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A sprawling forest fire that threatened the city of Timmins in Northern Ontario was reduced to swathes of smouldering terrain by a steady drizzle Sunday, but emergency officials warned the crisis is far from over.

It will take more than a sprinkle to turn the tide against the fire burning massive stretches of woodland west of the city of 43,000, Mayor Tom Laughren said.

"We need a lot of rain to change the situation," he said Sunday. "But whatever rain we get, with these kinds of temperatures, definitely helps [the Ministry of Natural Resources]and firefighters in their task."

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The change in weather signalled a shift in tactics for firefighters dispatched to battle the blaze.

Earlier efforts centred on shielding properties from damage, officials said, noting only a few sheds and a truck fell prey to the flames.

"As the rain increases, we'll shift from value protection to installing control lines around the fire," said Garry Harland, the ministry's fire operations supervisor.

"The fire is so large, you can't go at the whole thing all at once, but we will prioritize the areas and get in there as fast as we can," he said.

The showers that began Sunday afternoon brought welcome relief from the violent winds that fanned the fires and propelled thick, acrid smoke toward the city at various times this week. The pungent cloud sparked concerns in the community over air quality before it cleared this weekend.

The winds also temporarily limited the use of water bombers, a crucial weapon in fighting the flames.

The wildfire shrunk slightly over the weekend to 39,518 hectares from 41,210.

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Families packed into the hall where officials held their daily media briefing Sunday, looking to clear up rumours swirling throughout the community. They crowded around the tables, listening with furrowed brows and arms crossed.

"It's all kind of iffy, it's not very clear… We're very worried," said Louise Fournier, who left her home last Monday with only a few days worth of clothes. She and her husband have had to buy more outfits as the evacuation stretched on, she said.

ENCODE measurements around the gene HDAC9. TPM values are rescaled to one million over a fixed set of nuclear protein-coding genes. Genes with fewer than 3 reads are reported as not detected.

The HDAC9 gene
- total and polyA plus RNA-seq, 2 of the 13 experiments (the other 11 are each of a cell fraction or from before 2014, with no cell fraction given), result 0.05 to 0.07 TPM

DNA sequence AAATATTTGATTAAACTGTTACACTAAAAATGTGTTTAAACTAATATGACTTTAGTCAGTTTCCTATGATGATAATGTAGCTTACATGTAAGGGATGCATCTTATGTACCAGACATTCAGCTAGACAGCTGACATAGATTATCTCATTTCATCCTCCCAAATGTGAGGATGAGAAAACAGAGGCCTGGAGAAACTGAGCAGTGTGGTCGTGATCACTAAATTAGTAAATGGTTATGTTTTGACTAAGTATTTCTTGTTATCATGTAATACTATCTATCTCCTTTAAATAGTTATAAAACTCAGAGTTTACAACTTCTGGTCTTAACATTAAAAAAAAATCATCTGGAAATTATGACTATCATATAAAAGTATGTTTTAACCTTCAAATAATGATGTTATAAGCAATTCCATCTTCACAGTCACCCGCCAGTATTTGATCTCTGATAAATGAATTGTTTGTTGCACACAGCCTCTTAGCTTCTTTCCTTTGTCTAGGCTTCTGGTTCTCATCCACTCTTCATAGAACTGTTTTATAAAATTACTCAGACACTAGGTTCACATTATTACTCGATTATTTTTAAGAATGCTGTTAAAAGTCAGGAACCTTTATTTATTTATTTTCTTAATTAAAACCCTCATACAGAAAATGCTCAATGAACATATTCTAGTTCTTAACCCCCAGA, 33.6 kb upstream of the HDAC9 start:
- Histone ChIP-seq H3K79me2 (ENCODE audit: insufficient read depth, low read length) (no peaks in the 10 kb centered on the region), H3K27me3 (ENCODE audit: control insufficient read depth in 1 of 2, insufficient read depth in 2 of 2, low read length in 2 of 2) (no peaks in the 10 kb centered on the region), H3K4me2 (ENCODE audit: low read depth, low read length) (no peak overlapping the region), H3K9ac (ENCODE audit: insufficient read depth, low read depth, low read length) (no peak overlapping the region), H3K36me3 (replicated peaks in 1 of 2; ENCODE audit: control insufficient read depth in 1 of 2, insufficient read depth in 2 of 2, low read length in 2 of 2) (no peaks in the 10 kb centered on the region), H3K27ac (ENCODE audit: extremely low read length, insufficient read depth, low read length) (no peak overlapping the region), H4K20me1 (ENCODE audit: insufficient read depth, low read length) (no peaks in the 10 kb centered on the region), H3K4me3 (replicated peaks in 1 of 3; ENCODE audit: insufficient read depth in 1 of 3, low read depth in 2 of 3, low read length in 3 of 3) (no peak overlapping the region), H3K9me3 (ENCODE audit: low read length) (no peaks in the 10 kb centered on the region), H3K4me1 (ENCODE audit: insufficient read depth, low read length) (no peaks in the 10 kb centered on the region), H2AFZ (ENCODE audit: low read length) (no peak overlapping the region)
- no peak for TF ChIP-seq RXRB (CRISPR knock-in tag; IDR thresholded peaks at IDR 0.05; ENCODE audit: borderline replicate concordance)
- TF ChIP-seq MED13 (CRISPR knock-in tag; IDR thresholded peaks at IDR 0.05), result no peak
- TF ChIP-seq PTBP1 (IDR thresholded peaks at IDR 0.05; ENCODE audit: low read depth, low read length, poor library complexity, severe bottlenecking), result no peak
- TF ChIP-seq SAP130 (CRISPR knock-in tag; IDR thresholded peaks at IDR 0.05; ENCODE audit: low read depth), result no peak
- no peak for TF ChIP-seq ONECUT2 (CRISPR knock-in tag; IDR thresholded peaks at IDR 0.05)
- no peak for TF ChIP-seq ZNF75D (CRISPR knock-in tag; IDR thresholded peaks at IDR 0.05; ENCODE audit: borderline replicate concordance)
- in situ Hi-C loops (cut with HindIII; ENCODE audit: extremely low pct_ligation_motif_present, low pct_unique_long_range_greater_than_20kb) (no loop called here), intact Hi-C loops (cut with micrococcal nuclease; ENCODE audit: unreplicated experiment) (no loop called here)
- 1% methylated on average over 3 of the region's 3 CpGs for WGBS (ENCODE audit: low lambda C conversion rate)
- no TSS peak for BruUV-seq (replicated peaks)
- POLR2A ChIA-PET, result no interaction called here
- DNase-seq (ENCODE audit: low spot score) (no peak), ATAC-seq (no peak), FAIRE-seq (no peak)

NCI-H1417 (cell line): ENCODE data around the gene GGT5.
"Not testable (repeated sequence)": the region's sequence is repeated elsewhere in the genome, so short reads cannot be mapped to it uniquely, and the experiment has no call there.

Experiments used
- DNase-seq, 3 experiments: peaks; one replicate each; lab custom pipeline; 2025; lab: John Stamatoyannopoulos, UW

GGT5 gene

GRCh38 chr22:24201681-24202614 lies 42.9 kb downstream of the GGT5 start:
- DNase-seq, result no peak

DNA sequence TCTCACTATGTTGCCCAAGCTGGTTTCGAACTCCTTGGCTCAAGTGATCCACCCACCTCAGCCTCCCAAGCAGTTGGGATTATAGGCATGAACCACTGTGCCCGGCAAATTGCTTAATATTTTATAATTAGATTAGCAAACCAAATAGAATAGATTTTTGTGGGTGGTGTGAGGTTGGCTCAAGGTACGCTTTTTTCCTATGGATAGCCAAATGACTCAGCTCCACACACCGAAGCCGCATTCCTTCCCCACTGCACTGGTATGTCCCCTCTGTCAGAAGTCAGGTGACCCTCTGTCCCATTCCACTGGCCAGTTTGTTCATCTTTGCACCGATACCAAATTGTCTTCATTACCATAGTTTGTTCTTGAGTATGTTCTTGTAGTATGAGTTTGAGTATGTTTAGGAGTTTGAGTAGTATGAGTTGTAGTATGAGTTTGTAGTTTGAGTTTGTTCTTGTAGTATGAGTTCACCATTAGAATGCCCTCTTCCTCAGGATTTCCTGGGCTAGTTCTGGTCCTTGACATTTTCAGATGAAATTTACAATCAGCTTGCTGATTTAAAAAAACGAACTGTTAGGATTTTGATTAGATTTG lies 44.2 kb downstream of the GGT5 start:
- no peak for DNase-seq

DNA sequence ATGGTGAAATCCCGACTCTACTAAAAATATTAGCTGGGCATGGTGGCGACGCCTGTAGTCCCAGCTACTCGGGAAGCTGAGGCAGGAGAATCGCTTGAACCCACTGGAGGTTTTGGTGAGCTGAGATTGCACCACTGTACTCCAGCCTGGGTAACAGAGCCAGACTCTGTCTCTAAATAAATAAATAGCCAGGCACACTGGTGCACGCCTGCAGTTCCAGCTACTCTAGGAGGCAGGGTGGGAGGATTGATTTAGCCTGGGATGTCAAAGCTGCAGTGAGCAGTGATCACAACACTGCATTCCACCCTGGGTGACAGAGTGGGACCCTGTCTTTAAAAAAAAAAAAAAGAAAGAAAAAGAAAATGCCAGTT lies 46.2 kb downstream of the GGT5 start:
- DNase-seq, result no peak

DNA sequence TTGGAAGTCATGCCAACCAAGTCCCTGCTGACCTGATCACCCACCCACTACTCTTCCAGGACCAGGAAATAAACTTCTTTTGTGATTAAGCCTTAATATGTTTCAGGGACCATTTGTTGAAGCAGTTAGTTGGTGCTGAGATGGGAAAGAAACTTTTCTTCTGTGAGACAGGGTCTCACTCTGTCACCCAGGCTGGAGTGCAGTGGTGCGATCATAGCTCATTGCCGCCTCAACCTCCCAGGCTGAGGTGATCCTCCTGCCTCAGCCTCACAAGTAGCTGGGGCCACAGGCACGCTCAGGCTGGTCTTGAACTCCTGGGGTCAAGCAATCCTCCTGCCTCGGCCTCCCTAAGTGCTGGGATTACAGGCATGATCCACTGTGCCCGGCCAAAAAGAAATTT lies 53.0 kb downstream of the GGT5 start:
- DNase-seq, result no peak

"At this point we don't even know when we can go back home and at least see if our things are still there," she said.

Provincial police said they would continue to patrol evacuated areas to guard against looting.

There was no clear answer for those wondering when they would be allowed to return home.

Randy Pickering, a manager with the ministry, said access to at-risk areas would be restricted "for an extended period of time."

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However, no new evacuations were expected.

Hundreds of residents were forced to flee their homes, cottages and camps near Timmins and Kirkland Lake, a community about 140 kilometres southeast battling a separate set of wildfires.

Some were allowed to return but the majority were still displaced as the weekend came to a close.

Those living on Goldthorpe Road in Kirkland Lake were able to go home Saturday evening and residents of the Goodfish and Nettie Lake areas were given the green light for Sunday evening, unless conditions suddenly worsened.

The fire some three kilometres north of town held steady Sunday at 2,635 hectares and no longer posed a threat to the community, the ministry said. It was not, however, considered under control.

An evacuation order for the lakeside community of Kamiskotia near Timmins was lifted late Friday and 300 people were let in.

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Another 800 people were still barred from their homes and properties in rural areas near the city.

Natural Resources spokeswoman Michelle Nowak said officials were hoping to move residents back into the Mattagami First Nation shortly, but said "it is too soon to tell" when they would receive clearance to do so.

More than 100 people from the First Nation were relocated to Kapuskasing this week.

A gold mine operated by Lake Shore Gold Corp. that was shut down Thursday due to the fire was set to reopen late Sunday.

There were 30 active fires across the province Sunday, down from 46 the day before.

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